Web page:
Bell Helmets Boosts Impact Protection

Bell Helmets is launching an important first for the company this month with the addition of the Moto-9 Flex, an offroad helmet with a new approach to impact protection.  The company is using what it calls “progressive layering technology” in the Moto-9 Flex liner to manage high-, medium- and low-speed impacts, as well as rotational impacts. The system incorporates three protective materials, each designed to address specific impact velocities.  Bell has discovered Expanded Polyolefin (EPO), which works in tandem with the often used Expanded Polypropylene (EPP) and Expanded Polystyrene (EPS) layering systems. EPO is a soft and flexible low-density polymer that, when placed between the EPP and EPS layers, dampens low-threshold impacts.  Bell has addressed rotational energy management by engineering a “slip zone” within the liner which allows for subtle movement between the inner layers in an effort to reduce rotational energy transfer from angular impacts. There are two different types of forces at play whenever an impact occurs:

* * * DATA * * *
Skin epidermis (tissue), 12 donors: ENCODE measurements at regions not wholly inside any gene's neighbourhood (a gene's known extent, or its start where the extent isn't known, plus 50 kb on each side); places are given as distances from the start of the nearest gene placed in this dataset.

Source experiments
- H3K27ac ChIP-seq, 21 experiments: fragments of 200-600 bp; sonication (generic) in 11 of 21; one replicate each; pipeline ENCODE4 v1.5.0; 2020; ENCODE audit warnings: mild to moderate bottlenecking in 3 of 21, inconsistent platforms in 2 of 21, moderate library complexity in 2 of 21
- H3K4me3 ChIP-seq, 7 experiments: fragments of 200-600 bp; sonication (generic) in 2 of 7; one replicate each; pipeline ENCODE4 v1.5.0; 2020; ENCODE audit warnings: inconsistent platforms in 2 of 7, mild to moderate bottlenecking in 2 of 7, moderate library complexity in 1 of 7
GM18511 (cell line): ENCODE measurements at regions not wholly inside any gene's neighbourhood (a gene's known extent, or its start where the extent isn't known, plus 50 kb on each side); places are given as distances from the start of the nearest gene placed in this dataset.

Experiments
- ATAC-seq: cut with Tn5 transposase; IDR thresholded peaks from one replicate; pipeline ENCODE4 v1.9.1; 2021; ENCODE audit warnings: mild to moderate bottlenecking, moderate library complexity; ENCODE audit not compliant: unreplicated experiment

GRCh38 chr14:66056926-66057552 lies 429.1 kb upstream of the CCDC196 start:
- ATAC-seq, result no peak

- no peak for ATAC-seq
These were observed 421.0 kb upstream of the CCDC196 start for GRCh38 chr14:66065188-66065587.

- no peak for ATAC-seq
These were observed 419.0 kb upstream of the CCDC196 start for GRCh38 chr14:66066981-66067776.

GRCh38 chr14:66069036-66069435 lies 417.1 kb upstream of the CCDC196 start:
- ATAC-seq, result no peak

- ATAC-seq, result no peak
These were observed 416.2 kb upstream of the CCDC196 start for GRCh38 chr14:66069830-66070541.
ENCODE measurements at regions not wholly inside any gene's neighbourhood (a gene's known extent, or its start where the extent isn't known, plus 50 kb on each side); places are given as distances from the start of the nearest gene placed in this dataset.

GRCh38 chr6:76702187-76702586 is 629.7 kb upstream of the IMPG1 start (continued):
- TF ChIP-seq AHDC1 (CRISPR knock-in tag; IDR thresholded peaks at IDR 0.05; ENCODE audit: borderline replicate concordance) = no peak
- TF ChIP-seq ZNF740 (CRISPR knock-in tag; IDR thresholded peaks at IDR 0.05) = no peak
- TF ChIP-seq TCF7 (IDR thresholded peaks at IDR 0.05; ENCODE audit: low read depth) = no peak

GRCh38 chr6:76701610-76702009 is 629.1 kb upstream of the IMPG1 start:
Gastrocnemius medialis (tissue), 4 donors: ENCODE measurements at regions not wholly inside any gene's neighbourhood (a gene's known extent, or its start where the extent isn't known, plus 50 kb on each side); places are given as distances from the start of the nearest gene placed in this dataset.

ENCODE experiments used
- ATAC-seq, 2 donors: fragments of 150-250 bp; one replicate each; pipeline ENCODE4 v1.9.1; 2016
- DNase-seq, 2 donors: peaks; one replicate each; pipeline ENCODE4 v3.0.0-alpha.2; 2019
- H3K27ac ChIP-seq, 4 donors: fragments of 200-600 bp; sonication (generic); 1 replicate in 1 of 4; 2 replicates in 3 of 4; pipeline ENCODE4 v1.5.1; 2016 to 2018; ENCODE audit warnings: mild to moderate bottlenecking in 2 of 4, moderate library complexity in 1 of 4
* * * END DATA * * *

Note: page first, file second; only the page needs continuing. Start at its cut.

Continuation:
1. A LINEAR FORCE, which is caused by a straight and direct impact (such as when a ball hits a wall without rotating); it consists firstly of blunt compression (the hit) and then a reaction (the bounce) causing direct injury to the point of impact and potential further injuries following a straight line into the brain.
  2. A ROTATIONAL FORCE is slightly oblique and causes the head to rotate around its point of articulation at the top of the spine as it is hit.
Rotational head injury is startlingly common, but often under-recognized as a threat.  It is the principal cause of brain injury from motorcycle and motor vehicle accidents.  It happens because the head rotates around its point of articulation, which is the neck. This causes the brain to rotate within the skull tearing the veins and causing bleeding which results in a subdural hematoma.  Because the head is not perfectly round, the brain not only spins as a whole but some parts within it spin at different rates. This sets up additional shear forces inside the brain itself. This stress within the brain results in the tearing of nerve fibers and tiny veins within the brain.  This is called Diffuse Axonal Injury (DAI). “We’ve seen so much attention and discussion being given to specific impact scenarios, and that concerned us, because off-road motorcycling can be completely unpredictable. A proper helmet needs to protect the rider in the widest array of situations they might encounter,” said Chris Sackett, Bell Helmets vice president.

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